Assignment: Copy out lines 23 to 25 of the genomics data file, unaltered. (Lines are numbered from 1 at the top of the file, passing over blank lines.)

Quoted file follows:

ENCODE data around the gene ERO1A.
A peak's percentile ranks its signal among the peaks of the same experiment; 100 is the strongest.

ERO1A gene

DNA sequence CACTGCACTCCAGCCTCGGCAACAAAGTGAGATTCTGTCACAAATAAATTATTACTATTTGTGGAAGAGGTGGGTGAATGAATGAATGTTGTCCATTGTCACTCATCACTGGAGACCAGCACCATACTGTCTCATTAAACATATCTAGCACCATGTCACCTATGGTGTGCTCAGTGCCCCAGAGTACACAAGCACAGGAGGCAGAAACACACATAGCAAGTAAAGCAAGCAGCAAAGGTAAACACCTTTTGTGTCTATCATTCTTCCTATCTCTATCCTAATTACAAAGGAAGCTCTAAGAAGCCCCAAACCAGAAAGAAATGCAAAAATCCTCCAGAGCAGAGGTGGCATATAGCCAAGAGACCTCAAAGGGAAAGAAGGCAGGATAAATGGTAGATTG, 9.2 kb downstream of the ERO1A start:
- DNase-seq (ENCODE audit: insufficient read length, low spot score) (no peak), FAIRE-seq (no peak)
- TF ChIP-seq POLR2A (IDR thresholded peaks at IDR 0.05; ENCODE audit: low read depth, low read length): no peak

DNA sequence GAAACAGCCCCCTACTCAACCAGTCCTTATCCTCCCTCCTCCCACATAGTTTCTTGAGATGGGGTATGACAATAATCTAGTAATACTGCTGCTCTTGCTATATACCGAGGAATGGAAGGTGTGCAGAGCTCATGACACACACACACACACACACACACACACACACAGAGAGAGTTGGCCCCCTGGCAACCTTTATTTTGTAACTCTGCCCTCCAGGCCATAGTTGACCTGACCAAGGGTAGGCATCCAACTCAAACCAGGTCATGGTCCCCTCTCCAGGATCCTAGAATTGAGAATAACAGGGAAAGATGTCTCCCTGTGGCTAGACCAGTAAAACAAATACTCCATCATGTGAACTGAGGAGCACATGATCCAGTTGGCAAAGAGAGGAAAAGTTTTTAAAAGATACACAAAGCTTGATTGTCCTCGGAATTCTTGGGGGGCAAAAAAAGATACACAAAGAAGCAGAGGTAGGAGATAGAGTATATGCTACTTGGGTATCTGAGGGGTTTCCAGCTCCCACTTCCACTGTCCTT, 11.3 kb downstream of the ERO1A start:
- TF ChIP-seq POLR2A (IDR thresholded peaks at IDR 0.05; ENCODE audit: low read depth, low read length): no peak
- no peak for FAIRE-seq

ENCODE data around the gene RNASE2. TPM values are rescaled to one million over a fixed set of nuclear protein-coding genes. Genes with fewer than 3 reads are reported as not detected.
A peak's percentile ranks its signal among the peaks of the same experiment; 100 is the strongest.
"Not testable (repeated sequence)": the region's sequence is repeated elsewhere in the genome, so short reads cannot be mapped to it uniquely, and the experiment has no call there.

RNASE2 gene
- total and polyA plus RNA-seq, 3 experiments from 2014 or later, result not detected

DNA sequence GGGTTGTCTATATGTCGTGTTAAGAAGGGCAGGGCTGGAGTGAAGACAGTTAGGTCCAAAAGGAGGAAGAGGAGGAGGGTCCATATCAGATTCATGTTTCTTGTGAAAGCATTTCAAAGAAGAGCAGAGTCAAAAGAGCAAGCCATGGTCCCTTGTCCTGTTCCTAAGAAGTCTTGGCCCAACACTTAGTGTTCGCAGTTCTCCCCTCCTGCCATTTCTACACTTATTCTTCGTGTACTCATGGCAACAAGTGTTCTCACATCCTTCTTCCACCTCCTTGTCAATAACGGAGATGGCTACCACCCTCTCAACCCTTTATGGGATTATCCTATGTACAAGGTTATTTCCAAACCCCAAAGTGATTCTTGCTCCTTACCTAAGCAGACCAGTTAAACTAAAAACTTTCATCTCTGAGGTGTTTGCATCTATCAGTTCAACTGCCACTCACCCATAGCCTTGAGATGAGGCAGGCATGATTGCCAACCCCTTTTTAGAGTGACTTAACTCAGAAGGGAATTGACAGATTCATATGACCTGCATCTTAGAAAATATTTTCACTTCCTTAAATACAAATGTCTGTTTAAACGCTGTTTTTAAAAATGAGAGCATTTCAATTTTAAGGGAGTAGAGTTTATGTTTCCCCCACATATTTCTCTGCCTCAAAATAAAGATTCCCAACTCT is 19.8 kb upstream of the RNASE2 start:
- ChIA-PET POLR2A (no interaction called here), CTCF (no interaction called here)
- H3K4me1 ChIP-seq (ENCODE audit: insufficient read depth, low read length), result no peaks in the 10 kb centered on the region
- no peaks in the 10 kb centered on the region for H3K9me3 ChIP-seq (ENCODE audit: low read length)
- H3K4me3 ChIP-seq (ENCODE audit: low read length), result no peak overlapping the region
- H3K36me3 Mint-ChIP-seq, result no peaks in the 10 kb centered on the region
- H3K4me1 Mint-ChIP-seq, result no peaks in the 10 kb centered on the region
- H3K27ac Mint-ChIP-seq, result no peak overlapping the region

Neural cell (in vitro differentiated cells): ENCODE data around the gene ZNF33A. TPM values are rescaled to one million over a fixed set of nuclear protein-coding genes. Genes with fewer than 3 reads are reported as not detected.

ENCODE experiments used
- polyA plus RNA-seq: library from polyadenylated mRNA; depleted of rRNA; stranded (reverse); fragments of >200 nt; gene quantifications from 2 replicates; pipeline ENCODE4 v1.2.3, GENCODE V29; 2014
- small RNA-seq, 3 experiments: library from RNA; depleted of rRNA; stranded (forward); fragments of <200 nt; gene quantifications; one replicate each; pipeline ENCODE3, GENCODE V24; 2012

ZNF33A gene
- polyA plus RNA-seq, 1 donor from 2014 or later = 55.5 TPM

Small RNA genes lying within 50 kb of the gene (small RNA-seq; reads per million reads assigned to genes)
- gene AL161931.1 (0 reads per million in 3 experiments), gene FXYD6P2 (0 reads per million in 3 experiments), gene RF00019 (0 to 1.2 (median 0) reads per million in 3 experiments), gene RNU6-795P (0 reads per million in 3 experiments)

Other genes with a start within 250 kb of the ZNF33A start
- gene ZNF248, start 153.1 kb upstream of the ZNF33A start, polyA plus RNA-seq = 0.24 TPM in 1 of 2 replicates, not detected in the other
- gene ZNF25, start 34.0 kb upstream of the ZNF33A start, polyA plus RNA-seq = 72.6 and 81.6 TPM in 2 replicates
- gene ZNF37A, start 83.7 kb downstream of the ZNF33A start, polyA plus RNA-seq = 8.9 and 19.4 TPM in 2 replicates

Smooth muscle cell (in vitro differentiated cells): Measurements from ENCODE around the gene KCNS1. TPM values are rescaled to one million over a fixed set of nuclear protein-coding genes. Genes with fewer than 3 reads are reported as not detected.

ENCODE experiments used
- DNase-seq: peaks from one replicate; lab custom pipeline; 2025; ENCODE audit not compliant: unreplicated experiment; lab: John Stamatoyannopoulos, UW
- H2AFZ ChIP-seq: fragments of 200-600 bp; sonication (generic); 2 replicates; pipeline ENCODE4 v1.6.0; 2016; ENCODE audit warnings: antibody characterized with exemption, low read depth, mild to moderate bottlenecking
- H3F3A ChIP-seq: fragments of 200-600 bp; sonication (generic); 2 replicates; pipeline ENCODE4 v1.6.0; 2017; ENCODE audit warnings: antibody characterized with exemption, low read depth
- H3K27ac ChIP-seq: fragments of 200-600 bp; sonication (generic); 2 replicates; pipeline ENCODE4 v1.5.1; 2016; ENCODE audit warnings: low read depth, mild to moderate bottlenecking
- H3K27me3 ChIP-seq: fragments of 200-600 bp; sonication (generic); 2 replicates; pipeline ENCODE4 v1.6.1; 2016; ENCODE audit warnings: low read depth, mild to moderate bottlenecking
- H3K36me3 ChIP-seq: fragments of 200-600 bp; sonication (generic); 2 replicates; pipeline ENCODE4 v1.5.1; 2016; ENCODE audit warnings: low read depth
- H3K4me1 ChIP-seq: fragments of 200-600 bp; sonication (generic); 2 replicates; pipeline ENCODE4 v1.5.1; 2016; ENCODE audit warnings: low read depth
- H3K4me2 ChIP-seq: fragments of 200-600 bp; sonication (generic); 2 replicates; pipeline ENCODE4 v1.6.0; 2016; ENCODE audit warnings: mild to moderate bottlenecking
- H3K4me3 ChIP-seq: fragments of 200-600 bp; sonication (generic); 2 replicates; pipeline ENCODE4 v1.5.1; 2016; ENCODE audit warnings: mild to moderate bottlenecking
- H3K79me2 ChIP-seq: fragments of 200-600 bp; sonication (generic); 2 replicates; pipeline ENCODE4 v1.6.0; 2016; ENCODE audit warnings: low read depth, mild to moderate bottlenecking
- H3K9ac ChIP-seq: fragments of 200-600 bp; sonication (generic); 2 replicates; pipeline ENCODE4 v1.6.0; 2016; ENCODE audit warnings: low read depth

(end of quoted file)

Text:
Neural cell (in vitro differentiated cells): ENCODE data around the gene ZNF33A. TPM values are rescaled to one million over a fixed set of nuclear protein-coding genes. Genes with fewer than 3 reads are reported as not detected.

ENCODE experiments used
- polyA plus RNA-seq: library from polyadenylated mRNA; depleted of rRNA; stranded (reverse); fragments of >200 nt; gene quantifications from 2 replicates; pipeline ENCODE4 v1.2.3, GENCODE V29; 2014